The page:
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The Glass House

By Edward N. Film, A.I.A., LEED AP

A weekend last May I joined a group of fellow architects to see Philip Johnson’s Glass House in New Cannan, CT.  Surprisingly, it’s not just one house but a 47-acre campus with a whole arrangement of structures.  Being a prolific architect who worked in the field for 50 years, Philip Johnson designed a large number of pavilions on his property. 
The Glass House was the first built and later a painting gallery, a sculpture gallery, a pavilion, a library/study, a visitor’s center, and a sculpture called the Kirstein Tower were added.  The Glass House itself is made up of   two buildings across a lawn; the glass box and a separate windowless brick box (the brick pavilion has windows just not on the main elevations).  The Glass House is not meant to be practical.  It has a sleeping area, seating, dining and kitchen area, as well as a bathroom.  There are no operable windows and it serves as more of a weekend pavilion for a person who has another residence.   

  

The painting gallery is like a bunker set into the hillside with an entrance that reminded me of the entrance to an ancient tomb.  Inside there were three circular areas with large panels that rotated around a column so you could flip through the panels like pages of a book.  An excellent solution to saving space.

The sculpture gallery is a huge sky-lit brick building with a monumental stair that connects five platforms that provide a space to display and view the sculpture.  There are few right angles and the way the stair wraps through the building reminded me of a Piranesi print.  The structure is a large steel beam with openings in it for a mechanical louver system (unfortunately the ventilation system is rusted shut).    The roof is one huge skylight with thick mullions and the lighting is thin fluorescent bulbs that parallel the mullions and almost disappear.  The thick mullions provided interesting shadows on the wall even when  there is no sculpture in the space.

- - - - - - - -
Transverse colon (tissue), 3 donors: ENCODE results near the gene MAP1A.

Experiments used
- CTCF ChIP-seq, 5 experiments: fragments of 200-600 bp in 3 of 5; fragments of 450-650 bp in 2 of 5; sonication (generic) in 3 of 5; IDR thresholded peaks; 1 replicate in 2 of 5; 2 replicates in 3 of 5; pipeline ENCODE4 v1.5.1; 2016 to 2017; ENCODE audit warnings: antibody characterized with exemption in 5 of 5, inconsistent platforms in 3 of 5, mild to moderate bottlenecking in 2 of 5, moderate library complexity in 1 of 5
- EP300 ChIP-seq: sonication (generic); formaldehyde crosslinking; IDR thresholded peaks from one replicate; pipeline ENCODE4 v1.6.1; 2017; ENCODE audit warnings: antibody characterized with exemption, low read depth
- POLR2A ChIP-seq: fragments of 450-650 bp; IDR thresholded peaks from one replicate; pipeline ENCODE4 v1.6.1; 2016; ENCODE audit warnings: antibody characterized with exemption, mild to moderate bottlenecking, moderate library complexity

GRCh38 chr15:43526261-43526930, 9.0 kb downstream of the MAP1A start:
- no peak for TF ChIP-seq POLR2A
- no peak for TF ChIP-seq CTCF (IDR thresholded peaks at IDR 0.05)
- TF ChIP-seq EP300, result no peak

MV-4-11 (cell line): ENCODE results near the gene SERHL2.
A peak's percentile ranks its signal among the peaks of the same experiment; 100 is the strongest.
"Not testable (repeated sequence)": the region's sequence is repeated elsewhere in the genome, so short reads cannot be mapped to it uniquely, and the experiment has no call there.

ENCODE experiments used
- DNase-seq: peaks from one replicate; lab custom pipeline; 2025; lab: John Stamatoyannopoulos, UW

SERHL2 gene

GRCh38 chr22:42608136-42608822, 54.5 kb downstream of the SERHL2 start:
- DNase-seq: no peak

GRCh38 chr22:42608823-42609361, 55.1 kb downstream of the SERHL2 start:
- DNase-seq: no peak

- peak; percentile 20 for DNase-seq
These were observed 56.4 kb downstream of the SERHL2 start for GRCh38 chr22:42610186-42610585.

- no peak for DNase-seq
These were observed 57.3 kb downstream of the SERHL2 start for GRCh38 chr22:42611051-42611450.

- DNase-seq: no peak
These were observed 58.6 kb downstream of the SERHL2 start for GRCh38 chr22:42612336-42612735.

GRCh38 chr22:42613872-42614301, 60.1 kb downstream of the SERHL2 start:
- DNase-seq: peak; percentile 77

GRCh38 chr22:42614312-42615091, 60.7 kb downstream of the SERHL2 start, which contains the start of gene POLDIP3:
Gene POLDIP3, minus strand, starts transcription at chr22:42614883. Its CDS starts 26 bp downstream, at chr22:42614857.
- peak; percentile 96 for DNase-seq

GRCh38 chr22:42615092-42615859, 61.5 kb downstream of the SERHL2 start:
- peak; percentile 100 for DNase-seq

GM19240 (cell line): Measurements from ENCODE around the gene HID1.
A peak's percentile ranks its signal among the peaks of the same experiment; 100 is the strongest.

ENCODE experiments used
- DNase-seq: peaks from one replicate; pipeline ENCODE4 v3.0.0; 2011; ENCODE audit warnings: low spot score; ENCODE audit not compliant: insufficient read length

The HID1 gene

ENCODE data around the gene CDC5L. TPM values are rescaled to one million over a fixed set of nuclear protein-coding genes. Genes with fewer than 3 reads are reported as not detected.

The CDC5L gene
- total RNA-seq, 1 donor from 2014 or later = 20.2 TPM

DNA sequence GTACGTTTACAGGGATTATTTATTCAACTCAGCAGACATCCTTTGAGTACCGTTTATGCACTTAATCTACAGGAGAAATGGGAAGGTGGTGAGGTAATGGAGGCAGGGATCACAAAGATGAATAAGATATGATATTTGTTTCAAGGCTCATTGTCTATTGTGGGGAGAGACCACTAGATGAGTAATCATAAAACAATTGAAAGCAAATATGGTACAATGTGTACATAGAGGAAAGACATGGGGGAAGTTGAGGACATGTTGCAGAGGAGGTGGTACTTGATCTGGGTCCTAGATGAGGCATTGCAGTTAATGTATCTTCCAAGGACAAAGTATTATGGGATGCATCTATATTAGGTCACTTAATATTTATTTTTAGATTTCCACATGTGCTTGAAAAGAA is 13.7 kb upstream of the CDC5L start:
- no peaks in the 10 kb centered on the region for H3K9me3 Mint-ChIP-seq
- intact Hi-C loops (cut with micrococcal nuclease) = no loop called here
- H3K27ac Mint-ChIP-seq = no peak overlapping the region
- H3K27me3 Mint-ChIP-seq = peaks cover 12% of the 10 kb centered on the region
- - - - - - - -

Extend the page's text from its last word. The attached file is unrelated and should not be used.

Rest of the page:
The one structure not designed by Johnson on the site is the Ghost House by Frank Gehery.  It has no program and was designed as an architectural garden folly.  It has the form of a stereotypical house with a two foot wide slice of space taken out of the middle.  The exterior walls are made of chain link fence giving it a transparent effect and plants grow on the inside of the house using the chain link as a trellis.  Every few years they go through the house and remove all the plants so that it can start over again. 

One aspect of the project that really interested me was that even though Philip Johnson was famous for modern architecture, he created a landscape out of a renaissance painting.  There is a painting in the middle of the house and it was used as the inspiration for the landscape outside.  The road is winding to be picturesque, there’s a river running through the valley with a pond and a pavilion, the trees have had their lower branches removed and areas have been cleared to make layers of forest that you see through to glades beyond and breaking the view up into planes of light and shadow.  Johnson carefully chose all the details of the view sitting on this terrace directing the workers as to which branches of the trees to remove.  It was incredible to see all the phases of an architect’s career in one place and the fact that he was building it for his own use and not a client gave me a great sense of his ideas.